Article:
It was in Bagan and Mandalay, our in-between destinations, where things were expected to get rocky. But here was the big surprise. So in Bagan and along the might Ayurwaddy River on the way to Mandalay, Internet is almost non-existent in our situation, as we were on a moving luxury river boat; but each time we got to a major temple, there was free Internet! How weird was that?

Of course I wasn’t complaining, although it was a pain to walk around with my Mac, my SLR, and my point-and-shoot, barefoot and in the heat, around the temples.


Not everyone needs to be as connected as I do, so the sight of me with all my paraphernalia, walking around the temples holding an open laptop with one hand and alternately shooting photos and typing out emails and posting Facebook messages with the other hand, was a constant source of amusement to the locals at the temples and to my fellow travelers on the Orient-Express’ Road to Mandalay river boat.

But Sam, our excellent guide who has been with Orient-Express in Myanmar since Day 1, was probably pretty used to frenetic businesspeople trying to have it all while sailing through Myanmar on the Orient-Express – meaning working as if you’re at the office, and at the same time traveling to some of the world’s last frontiers, albeit in total luxury.

He continuously clued me in as to which temple had WiFi and never blinked at the sight of me sightseeing and working at the same time. It's hard and tedious to be walking around temples answering emails on a pretty heavy MacBook Pro -- but that's what a Travelife is all about.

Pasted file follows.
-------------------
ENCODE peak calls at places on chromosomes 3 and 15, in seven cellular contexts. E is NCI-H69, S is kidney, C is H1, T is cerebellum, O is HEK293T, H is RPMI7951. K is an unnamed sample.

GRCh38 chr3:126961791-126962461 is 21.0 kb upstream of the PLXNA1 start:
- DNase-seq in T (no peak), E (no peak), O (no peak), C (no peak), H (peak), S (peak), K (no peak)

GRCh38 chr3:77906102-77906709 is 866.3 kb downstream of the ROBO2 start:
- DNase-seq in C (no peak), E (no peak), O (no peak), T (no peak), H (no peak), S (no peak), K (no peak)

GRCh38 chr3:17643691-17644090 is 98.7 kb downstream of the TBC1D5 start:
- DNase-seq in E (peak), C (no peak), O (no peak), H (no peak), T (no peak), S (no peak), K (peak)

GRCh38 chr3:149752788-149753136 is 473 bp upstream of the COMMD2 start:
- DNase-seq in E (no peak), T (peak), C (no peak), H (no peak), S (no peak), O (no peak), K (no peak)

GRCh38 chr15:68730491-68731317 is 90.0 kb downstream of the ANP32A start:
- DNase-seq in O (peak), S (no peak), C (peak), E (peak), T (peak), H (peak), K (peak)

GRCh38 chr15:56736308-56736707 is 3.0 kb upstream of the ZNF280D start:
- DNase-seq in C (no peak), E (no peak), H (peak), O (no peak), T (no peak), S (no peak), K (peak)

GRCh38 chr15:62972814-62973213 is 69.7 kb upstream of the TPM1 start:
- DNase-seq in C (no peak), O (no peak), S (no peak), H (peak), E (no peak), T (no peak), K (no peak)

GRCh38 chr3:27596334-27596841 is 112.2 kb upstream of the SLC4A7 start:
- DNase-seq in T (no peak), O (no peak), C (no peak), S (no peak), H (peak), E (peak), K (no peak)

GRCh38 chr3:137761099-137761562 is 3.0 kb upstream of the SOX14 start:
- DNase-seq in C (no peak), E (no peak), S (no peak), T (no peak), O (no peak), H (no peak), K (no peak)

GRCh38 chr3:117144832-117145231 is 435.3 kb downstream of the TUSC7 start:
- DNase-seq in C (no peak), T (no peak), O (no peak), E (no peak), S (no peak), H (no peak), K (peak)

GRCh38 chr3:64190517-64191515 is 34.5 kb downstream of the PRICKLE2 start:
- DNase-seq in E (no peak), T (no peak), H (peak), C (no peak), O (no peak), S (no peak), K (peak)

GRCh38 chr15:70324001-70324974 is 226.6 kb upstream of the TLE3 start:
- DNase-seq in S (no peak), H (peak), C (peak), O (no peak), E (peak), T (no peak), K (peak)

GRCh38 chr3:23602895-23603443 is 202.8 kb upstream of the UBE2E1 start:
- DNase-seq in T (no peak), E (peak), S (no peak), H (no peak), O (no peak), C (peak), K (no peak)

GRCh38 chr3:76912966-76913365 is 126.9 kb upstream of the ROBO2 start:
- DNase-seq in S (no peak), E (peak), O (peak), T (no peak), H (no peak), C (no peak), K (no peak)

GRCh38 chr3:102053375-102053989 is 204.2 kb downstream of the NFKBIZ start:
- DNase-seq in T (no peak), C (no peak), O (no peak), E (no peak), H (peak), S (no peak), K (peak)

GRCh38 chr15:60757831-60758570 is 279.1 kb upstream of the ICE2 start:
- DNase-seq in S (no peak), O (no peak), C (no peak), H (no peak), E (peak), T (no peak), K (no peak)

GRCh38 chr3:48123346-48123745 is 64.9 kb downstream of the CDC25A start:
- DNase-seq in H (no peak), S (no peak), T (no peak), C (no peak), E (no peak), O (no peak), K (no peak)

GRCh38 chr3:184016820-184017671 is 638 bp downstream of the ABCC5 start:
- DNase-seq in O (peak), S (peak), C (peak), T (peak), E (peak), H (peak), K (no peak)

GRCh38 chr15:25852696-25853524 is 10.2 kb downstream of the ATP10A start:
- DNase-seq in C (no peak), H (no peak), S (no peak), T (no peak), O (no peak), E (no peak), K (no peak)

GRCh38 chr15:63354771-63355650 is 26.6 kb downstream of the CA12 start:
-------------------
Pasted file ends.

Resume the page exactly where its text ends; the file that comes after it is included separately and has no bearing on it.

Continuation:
Myanmar itself isn’t really far from Manila: not counting waiting time at Bangkok airport, it’s a 4.5 hour trip, so it’s very do-able. But so few people have visited it perhaps because it’s been such a closed country for so long. So tourist infrastructure is present but you can tell that it’s not equipped to handle volume.

However, I’m sure Myanmar won’t stay this way for long. It’s a gold mine of archeological sights and it’s got such an interesting and unique culture that it’s just a matter of time before the hordes start arriving.

But for now, it’s a very peaceful and picturesque land visited mostly by “been-there-done-that” people who want to see roads much less traveled. We met lots of nice people on the beautiful Road to Mandalay river boat and so far almost everyone has traveled as much as we have, if not more. More later on Bagan, shopping in Yangon and the Road to Mandalay of the Orient-Express after a swim in the prettiest swimming pool and an al fresco dinner in the loveliest garden in Myanmar.



Monday, February 27, 2012

Travelife with us to Malasimbo this weekend